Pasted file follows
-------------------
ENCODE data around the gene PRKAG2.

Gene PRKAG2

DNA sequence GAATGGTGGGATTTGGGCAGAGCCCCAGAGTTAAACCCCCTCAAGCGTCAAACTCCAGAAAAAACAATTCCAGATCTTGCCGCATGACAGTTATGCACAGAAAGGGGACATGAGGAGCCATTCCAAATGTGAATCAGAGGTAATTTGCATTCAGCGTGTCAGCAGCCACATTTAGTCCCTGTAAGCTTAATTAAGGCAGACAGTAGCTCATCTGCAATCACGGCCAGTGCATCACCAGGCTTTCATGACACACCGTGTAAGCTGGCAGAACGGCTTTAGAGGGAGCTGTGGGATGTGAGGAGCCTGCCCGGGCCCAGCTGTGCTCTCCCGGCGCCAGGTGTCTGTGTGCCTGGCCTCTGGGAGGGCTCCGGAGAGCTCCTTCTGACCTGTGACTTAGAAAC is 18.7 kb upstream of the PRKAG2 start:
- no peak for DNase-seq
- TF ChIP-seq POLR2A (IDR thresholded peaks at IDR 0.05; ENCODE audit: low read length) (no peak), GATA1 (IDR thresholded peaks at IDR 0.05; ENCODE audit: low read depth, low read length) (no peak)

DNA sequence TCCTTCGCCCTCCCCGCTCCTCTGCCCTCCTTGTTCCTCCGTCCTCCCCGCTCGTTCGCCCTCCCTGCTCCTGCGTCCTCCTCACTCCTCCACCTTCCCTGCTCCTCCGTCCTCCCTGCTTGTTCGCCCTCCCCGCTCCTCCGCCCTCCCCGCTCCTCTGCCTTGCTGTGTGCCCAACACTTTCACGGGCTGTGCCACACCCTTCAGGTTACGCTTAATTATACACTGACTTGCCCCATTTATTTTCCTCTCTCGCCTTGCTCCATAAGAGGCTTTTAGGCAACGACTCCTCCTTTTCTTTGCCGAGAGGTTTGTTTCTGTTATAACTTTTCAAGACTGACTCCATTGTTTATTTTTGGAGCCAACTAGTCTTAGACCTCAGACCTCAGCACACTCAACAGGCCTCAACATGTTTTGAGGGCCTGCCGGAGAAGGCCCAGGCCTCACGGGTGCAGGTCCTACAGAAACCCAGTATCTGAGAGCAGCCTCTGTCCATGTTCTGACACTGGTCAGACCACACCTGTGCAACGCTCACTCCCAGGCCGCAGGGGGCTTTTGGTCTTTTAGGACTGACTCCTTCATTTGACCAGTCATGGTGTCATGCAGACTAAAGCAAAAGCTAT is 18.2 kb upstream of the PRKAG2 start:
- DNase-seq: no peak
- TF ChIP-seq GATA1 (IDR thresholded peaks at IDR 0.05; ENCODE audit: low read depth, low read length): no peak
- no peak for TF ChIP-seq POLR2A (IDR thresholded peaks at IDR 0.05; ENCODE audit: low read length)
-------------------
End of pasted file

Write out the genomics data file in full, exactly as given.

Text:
ENCODE data around the gene PRKAG2.

Gene PRKAG2

DNA sequence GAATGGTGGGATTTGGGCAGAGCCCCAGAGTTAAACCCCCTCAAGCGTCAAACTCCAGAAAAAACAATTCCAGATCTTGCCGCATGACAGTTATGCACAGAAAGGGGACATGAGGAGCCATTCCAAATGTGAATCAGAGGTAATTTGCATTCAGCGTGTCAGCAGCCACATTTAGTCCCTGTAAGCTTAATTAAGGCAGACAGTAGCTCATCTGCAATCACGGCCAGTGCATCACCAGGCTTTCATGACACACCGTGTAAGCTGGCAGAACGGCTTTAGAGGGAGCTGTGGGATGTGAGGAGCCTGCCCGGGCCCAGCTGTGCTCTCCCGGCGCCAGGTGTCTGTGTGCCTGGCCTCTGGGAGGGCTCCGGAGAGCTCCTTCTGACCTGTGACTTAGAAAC is 18.7 kb upstream of the PRKAG2 start:
- no peak for DNase-seq
- TF ChIP-seq POLR2A (IDR thresholded peaks at IDR 0.05; ENCODE audit: low read length) (no peak), GATA1 (IDR thresholded peaks at IDR 0.05; ENCODE audit: low read depth, low read length) (no peak)

DNA sequence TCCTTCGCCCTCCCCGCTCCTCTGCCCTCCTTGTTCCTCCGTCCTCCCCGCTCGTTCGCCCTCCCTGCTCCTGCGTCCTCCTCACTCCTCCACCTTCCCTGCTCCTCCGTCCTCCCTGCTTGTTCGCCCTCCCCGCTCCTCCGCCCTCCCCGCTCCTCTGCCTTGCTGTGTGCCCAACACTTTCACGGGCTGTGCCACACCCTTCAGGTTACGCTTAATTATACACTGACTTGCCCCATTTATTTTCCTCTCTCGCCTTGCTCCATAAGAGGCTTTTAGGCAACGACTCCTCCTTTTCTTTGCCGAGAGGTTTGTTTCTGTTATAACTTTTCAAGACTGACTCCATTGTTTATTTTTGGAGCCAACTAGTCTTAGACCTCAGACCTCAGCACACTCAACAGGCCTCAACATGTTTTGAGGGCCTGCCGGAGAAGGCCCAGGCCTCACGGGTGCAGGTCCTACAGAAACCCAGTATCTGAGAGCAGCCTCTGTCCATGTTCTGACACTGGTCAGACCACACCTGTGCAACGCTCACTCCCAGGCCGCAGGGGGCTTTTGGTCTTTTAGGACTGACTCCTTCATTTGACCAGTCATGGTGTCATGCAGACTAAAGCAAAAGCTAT is 18.2 kb upstream of the PRKAG2 start:
- DNase-seq: no peak
- TF ChIP-seq GATA1 (IDR thresholded peaks at IDR 0.05; ENCODE audit: low read depth, low read length): no peak
- no peak for TF ChIP-seq POLR2A (IDR thresholded peaks at IDR 0.05; ENCODE audit: low read length)